Human immunodeficiency virus type 1 protease inhibitors block toll-like receptor 2 (TLR2)- and TLR4-induced NF-κB activation

Ozlem Equils, Alan Shapiro, Zeynep Madak, Chunren Liu, Daning Lu

Research output: Contribution to journalArticlepeer-review


Coinfections with opportunistic and pathogenic bacteria induce human immunodeficiency virus (HIV) replication through microbial antigen activation of NF-κB. Here, we assessed whether HIV type 1 protease inhibitors (PI) block microbial antigen activation of NF-κB. Human microvessel endothelial cells were transiently transfected with either endothelial cell-leukocyte adhesion molecule NF-κB luciferase or interleukin 6 (IL-6) promoter luciferase constructs by using FuGENE 6, and they were treated with PI (nelfinavir, ritonavir, or saquinavir) prior to stimulation with the Toll-like receptor 4 (TLR4) and TLR2 ligands, with lipopolysaccharide (LPS), soluble Mycobacterium tuberculosis factor, or Staphylococcus epidermidis phenol-soluble modulin, respectively, or with tumor necrosis factor alpha (TNF-α). Luciferase activity was measured by using a Promega luciferase kit. TNF-α release from the supernatant was measured by enzyme-linked immunosorbent assay. Cell death was assessed by lactate dehydrogenase assay. We observed that PI pretreatment blocked the TLR2- and TLR4- as well as the TNF-α-mediated NF-κB activation, in a dose-dependent manner. PI pretreatment also blocked the LPS-induced IL-6 promoter transactivation and TNF-α secretion. These data suggest that PI block HIV replication not only by inhibiting the HIV protease but also by blocking the TLR-and TNF-α-mediated NF-κB activation and proinflammatory cytokine production. These findings may help explain the immunomodulatory effects of PI, and they suggest an advantage for PI-containing drug regimens in the treatment of HIV-infected patients who are coinfected with opportunistic and pathogenic bacteria.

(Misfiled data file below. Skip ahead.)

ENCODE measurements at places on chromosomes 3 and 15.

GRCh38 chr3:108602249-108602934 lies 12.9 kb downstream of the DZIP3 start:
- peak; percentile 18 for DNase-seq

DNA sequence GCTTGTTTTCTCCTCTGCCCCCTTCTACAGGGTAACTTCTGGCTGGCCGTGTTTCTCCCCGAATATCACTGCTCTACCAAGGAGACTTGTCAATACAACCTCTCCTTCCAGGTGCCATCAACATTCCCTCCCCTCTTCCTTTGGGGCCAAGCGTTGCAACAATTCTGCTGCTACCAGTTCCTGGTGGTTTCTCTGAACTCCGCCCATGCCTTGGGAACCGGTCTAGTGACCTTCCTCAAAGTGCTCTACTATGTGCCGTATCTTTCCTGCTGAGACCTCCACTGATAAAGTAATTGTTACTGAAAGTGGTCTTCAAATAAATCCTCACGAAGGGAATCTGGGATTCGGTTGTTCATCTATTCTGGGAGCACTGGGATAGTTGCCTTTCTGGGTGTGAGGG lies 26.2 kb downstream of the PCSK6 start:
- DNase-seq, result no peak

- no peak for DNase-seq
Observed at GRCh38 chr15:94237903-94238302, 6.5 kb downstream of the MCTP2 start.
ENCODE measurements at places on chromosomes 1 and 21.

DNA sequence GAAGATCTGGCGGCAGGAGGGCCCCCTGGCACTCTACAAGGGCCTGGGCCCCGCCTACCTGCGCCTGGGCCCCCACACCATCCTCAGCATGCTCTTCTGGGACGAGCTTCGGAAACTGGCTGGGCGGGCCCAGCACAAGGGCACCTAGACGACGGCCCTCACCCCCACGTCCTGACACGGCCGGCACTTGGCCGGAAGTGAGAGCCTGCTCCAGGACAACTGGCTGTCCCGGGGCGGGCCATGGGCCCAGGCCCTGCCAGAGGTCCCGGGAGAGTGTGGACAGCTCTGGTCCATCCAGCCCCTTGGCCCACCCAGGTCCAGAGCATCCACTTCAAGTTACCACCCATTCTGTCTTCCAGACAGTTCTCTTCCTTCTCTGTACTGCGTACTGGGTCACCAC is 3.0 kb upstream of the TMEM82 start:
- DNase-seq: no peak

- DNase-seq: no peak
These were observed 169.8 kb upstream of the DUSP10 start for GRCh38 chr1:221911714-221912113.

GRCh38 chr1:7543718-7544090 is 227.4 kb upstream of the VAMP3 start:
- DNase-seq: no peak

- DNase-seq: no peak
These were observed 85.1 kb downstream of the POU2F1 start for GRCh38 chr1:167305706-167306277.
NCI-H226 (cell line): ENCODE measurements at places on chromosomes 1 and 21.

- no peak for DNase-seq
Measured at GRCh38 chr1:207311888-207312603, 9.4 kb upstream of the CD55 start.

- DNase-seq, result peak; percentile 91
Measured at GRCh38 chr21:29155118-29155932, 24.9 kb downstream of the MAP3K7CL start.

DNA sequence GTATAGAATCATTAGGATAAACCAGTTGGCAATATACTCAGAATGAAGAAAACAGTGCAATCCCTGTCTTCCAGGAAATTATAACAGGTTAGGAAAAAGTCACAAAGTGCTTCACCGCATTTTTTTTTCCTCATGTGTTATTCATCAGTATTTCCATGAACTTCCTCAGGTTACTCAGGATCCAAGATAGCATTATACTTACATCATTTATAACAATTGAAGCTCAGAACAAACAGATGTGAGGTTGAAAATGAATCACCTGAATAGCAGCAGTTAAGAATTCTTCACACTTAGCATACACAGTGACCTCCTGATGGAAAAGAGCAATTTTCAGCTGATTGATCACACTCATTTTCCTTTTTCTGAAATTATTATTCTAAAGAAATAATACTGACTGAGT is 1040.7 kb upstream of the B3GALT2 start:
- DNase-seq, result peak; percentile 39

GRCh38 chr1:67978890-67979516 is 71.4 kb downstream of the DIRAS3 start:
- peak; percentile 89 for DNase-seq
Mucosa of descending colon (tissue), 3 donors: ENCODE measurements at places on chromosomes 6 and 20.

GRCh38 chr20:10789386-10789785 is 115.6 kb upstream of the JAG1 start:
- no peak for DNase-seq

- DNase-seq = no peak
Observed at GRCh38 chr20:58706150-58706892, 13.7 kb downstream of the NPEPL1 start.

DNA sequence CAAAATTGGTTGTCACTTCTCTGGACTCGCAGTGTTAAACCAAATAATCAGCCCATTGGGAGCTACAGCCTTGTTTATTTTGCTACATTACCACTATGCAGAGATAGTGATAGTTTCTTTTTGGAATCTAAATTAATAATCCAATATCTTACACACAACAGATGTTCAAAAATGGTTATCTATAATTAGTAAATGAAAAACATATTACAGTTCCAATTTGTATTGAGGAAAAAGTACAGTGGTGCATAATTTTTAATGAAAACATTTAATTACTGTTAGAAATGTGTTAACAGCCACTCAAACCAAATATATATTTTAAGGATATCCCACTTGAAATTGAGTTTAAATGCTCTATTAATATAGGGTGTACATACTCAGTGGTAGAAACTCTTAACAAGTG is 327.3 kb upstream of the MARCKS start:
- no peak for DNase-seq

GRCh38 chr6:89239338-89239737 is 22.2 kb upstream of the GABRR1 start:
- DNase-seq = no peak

Original languageEnglish (US)
Pages (from-to)3905-3911
Number of pages7
JournalAntimicrobial Agents and Chemotherapy
Issue number10
StatePublished - Oct 2004
Externally publishedYes

ASJC Scopus subject areas

  • Pharmacology
  • Pharmacology (medical)
  • Infectious Diseases


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